Ever wondered if your riding position is efficient?
There has been lots of research into rider position, bike geometry and technique, but until recently the effect of the position of the ankle joint has rarely been considered. New research reveals some startling results.
A study in the European Journal of Applied Physiology looked at the effect of pedalling technique on muscle activity and cycling efficiency. Eleven trained cyclists were taught to cycle with their ankles in dorsi- (top of the foot moving towards the body) or planta- (top of the foot moving away from the body) flexed positions, maintaining a pedalling rate of approximately 90rpm at a high intensity.
Each foot position was roughly seven degrees from neutral. Three trials then began (one in each condition), each comprising of a warm-up and then six minutes at a power output equalling 80 per cent of maximum.
Results showed oxygen consumption (a measure of energy expenditure) was two per cent greater during the dorsi-flexed ankle condition when compared with the neutral position.
EMG data showed greater muscle activity at the same work rate, explaining this decrease in efficiency.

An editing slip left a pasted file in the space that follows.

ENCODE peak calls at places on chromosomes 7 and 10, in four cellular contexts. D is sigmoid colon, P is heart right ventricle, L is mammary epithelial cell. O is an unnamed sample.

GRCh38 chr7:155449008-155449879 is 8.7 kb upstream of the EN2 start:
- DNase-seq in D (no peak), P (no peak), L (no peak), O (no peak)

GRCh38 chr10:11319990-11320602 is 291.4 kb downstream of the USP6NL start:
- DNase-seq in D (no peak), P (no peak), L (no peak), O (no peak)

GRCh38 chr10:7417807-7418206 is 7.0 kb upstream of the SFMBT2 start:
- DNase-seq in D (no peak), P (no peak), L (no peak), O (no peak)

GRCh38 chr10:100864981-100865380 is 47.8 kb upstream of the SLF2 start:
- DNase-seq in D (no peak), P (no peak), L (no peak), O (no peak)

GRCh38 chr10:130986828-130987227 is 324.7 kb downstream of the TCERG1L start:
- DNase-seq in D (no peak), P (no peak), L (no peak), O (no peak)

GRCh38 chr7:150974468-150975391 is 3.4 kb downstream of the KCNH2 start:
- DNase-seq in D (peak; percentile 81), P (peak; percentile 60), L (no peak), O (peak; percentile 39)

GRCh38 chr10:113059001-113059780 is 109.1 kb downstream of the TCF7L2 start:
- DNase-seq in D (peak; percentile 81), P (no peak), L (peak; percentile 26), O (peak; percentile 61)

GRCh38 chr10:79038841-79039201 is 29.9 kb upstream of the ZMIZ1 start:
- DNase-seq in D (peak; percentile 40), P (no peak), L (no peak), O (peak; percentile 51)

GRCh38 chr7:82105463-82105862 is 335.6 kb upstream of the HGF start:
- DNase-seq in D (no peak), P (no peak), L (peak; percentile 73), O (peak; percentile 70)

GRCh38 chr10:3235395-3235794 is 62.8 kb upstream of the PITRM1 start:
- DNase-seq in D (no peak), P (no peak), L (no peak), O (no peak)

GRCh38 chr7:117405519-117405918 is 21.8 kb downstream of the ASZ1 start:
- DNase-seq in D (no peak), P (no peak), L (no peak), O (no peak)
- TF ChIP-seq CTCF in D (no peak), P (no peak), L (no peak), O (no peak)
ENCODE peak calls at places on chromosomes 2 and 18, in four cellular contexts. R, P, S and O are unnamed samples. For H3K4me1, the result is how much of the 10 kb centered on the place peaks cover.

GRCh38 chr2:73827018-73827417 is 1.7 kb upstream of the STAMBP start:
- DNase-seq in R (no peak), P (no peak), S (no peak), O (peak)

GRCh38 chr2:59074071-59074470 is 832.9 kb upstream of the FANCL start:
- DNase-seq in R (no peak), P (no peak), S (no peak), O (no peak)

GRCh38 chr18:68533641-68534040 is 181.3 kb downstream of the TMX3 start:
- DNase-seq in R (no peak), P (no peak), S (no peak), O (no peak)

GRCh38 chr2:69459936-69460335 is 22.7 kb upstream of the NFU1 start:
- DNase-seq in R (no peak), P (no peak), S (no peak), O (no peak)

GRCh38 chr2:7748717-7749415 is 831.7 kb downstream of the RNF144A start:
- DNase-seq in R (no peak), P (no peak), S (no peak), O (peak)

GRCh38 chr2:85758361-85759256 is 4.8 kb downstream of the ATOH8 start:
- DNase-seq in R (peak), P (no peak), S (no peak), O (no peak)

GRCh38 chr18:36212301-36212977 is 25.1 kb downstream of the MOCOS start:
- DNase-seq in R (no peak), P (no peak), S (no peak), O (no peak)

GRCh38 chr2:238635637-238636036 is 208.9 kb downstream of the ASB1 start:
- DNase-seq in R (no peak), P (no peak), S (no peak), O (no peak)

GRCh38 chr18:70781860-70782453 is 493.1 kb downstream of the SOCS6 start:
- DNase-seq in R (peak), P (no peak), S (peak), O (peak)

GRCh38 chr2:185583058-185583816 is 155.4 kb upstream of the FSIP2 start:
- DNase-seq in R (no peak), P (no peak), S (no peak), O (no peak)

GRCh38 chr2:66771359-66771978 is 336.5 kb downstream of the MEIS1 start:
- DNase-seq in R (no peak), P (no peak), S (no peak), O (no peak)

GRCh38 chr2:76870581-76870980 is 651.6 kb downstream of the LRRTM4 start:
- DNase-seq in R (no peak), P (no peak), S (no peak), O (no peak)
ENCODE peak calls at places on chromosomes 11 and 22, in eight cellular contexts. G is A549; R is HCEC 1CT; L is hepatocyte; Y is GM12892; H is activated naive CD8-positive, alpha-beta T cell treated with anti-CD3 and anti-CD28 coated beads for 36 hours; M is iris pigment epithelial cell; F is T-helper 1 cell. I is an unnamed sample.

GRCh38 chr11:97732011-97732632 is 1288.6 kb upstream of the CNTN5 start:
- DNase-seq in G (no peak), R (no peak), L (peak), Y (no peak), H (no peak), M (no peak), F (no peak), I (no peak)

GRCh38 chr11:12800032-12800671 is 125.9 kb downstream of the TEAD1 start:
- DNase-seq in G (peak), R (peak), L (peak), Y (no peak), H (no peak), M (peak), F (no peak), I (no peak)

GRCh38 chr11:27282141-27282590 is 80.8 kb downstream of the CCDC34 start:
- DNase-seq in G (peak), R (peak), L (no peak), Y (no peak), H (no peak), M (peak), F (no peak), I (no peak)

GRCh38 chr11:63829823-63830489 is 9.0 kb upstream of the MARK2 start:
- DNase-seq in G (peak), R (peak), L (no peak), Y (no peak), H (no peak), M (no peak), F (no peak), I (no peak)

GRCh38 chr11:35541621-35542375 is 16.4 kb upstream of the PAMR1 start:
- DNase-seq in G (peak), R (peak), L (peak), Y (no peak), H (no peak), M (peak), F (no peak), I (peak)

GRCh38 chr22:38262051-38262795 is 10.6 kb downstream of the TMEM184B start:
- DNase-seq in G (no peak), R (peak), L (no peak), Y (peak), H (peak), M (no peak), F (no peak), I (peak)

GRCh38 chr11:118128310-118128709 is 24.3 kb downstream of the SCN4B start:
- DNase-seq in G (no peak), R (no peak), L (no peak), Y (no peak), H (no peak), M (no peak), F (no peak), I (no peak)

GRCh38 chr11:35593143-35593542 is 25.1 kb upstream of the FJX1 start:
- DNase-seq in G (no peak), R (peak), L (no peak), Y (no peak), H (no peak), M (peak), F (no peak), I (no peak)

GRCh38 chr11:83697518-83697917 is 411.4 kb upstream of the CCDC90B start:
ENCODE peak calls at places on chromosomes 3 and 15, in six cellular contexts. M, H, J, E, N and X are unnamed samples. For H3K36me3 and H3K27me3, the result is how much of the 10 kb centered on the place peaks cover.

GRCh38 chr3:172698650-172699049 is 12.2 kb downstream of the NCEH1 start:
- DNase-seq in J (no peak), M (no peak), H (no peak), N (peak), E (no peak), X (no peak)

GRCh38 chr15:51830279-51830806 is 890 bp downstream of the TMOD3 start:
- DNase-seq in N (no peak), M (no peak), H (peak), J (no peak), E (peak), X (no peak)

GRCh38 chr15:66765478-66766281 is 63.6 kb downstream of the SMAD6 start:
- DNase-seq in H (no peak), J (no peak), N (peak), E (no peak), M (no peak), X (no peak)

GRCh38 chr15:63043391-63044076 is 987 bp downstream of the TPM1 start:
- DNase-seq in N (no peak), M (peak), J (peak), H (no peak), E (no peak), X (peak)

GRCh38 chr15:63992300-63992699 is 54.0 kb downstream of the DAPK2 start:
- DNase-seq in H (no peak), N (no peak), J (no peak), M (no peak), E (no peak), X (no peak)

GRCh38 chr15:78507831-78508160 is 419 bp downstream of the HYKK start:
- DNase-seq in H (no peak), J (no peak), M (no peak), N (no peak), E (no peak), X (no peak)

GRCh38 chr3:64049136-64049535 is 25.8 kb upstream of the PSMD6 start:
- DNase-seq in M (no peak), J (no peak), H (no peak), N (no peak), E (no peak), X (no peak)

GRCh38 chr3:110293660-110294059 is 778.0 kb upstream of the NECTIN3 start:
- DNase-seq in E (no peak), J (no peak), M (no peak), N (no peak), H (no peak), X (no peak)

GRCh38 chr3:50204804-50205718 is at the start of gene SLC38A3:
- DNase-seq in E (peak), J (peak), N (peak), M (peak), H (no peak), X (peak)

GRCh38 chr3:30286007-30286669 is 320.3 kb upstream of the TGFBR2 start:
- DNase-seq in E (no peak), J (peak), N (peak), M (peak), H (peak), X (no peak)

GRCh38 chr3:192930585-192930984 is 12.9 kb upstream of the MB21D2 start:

A second piece of research linked dorsi-flexion with increased muscle damage during high-intensity cycling, corroborating evidence that the muscles in the lower leg are placed under increased stress when cycling in this position.
This study illustrates that in trained cyclists, cycling with the foot at 90 degrees to the lower leg, or with up to seven degrees of movement of the foot away from the body, is more economical and causes less muscle damage than a position where the end of the foot is flexed towards the body.
It may be worth checking out your pedal position to ensure your ankle is not over-flexing towards the body on the downstroke. Correcting bad technique is an easy way to improve efficiency, but go carefully when changing a well-rehearsed foot position.